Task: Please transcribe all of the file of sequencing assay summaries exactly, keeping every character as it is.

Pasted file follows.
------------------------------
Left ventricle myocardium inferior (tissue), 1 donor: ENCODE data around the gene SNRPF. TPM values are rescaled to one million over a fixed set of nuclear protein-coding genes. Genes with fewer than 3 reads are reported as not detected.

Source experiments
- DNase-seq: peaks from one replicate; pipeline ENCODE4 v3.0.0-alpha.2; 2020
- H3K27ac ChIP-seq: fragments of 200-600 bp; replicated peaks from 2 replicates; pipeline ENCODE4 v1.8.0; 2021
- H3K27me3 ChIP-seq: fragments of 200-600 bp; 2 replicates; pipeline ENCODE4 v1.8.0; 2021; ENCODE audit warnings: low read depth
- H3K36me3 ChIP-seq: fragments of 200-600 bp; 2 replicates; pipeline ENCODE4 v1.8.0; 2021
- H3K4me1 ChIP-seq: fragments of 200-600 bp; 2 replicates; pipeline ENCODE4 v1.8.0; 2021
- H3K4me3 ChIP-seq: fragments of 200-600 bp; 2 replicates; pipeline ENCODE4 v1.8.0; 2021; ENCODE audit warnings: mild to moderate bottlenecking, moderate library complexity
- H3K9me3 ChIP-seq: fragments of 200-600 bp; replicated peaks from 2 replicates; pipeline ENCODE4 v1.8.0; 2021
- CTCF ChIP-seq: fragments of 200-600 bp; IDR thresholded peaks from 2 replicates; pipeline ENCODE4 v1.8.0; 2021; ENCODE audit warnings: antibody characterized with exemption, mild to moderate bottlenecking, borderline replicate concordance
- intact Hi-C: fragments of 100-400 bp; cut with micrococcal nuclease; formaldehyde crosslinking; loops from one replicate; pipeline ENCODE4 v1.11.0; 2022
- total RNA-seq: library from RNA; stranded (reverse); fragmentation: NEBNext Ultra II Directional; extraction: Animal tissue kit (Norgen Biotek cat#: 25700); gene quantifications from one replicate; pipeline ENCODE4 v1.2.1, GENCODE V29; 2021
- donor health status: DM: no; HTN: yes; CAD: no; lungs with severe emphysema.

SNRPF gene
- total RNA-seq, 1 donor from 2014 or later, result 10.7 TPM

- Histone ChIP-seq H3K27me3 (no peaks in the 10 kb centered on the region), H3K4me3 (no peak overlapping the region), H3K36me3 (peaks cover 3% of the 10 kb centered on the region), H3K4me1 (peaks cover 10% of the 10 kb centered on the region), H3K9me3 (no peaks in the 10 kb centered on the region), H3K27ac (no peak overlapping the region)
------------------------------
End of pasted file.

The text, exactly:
Left ventricle myocardium inferior (tissue), 1 donor: ENCODE data around the gene SNRPF. TPM values are rescaled to one million over a fixed set of nuclear protein-coding genes. Genes with fewer than 3 reads are reported as not detected.

Source experiments
- DNase-seq: peaks from one replicate; pipeline ENCODE4 v3.0.0-alpha.2; 2020
- H3K27ac ChIP-seq: fragments of 200-600 bp; replicated peaks from 2 replicates; pipeline ENCODE4 v1.8.0; 2021
- H3K27me3 ChIP-seq: fragments of 200-600 bp; 2 replicates; pipeline ENCODE4 v1.8.0; 2021; ENCODE audit warnings: low read depth
- H3K36me3 ChIP-seq: fragments of 200-600 bp; 2 replicates; pipeline ENCODE4 v1.8.0; 2021
- H3K4me1 ChIP-seq: fragments of 200-600 bp; 2 replicates; pipeline ENCODE4 v1.8.0; 2021
- H3K4me3 ChIP-seq: fragments of 200-600 bp; 2 replicates; pipeline ENCODE4 v1.8.0; 2021; ENCODE audit warnings: mild to moderate bottlenecking, moderate library complexity
- H3K9me3 ChIP-seq: fragments of 200-600 bp; replicated peaks from 2 replicates; pipeline ENCODE4 v1.8.0; 2021
- CTCF ChIP-seq: fragments of 200-600 bp; IDR thresholded peaks from 2 replicates; pipeline ENCODE4 v1.8.0; 2021; ENCODE audit warnings: antibody characterized with exemption, mild to moderate bottlenecking, borderline replicate concordance
- intact Hi-C: fragments of 100-400 bp; cut with micrococcal nuclease; formaldehyde crosslinking; loops from one replicate; pipeline ENCODE4 v1.11.0; 2022
- total RNA-seq: library from RNA; stranded (reverse); fragmentation: NEBNext Ultra II Directional; extraction: Animal tissue kit (Norgen Biotek cat#: 25700); gene quantifications from one replicate; pipeline ENCODE4 v1.2.1, GENCODE V29; 2021
- donor health status: DM: no; HTN: yes; CAD: no; lungs with severe emphysema.

SNRPF gene
- total RNA-seq, 1 donor from 2014 or later, result 10.7 TPM

- Histone ChIP-seq H3K27me3 (no peaks in the 10 kb centered on the region), H3K4me3 (no peak overlapping the region), H3K36me3 (peaks cover 3% of the 10 kb centered on the region), H3K4me1 (peaks cover 10% of the 10 kb centered on the region), H3K9me3 (no peaks in the 10 kb centered on the region), H3K27ac (no peak overlapping the region)